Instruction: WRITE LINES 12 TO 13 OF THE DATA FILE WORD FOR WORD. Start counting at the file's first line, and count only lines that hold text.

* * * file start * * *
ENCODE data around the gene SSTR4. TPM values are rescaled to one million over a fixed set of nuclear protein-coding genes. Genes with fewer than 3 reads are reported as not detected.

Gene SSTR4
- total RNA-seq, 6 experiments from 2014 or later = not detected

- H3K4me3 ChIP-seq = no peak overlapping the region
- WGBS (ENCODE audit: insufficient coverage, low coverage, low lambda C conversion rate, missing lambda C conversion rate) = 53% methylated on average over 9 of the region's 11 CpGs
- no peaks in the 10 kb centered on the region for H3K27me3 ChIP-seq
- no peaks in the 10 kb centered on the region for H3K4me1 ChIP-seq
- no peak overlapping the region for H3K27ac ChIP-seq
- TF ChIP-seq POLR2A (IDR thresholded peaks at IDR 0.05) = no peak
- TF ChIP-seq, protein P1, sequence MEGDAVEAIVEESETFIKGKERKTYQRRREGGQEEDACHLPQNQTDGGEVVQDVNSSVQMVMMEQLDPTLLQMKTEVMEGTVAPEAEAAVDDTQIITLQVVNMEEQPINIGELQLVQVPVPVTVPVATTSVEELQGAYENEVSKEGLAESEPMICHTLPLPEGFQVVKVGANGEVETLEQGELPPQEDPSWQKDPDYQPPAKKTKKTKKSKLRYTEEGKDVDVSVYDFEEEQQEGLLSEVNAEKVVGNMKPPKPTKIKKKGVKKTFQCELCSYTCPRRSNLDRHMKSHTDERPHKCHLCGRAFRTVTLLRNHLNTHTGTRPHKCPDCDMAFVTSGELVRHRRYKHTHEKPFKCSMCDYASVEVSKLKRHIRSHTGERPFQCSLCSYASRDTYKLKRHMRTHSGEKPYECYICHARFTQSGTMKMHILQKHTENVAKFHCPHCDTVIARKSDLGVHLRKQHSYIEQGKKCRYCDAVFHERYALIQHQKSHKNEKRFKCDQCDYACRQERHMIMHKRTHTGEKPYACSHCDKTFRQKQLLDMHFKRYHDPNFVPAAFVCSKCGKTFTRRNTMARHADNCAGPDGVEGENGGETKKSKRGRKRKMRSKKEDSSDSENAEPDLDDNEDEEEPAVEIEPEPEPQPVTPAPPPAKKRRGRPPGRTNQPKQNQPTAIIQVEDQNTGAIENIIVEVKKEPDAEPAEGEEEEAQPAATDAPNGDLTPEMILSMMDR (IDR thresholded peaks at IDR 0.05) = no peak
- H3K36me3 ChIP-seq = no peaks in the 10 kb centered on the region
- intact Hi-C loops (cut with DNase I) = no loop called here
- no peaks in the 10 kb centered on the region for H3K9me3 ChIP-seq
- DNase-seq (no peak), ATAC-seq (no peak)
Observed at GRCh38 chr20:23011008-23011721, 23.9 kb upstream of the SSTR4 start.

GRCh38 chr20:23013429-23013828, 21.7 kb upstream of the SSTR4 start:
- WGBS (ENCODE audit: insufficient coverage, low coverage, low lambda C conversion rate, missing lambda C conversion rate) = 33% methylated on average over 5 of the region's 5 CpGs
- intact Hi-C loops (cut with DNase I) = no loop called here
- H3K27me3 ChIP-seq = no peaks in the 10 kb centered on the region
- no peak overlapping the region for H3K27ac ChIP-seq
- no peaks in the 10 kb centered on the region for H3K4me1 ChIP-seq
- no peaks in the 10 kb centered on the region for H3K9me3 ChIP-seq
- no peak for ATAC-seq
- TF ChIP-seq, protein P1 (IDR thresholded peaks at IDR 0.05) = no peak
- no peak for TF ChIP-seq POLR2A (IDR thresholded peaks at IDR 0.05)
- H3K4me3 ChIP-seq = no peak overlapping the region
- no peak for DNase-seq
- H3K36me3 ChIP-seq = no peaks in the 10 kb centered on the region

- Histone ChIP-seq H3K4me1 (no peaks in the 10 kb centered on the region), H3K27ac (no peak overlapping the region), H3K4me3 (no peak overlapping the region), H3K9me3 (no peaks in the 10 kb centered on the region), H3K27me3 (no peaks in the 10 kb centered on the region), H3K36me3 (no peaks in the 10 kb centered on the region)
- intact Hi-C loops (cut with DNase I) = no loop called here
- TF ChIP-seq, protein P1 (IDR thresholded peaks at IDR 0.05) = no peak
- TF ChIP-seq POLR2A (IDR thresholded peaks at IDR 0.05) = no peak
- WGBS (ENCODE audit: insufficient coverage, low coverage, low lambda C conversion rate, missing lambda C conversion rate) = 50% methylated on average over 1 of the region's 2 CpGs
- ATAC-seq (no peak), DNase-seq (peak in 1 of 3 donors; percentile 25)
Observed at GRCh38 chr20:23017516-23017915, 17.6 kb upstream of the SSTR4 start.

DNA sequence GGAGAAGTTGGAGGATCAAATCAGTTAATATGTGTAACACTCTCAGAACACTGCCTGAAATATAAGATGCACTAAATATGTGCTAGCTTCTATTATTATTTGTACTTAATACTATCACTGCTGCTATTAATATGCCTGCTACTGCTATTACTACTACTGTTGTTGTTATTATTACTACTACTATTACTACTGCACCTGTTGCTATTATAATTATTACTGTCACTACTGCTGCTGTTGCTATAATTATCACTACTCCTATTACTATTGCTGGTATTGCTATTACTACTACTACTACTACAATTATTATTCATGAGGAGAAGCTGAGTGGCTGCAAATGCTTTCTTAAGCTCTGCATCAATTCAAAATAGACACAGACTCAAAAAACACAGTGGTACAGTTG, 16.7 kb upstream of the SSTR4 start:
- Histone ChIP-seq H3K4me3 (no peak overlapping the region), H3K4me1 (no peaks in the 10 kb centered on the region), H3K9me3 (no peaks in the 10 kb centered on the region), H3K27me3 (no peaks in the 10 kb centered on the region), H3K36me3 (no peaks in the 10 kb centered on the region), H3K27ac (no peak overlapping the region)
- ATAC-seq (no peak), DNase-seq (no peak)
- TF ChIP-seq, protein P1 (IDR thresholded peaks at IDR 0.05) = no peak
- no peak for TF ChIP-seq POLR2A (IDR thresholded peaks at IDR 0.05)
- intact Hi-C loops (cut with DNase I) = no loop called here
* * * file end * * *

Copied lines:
- intact Hi-C loops (cut with DNase I) = no loop called here
- no peaks in the 10 kb centered on the region for H3K9me3 ChIP-seq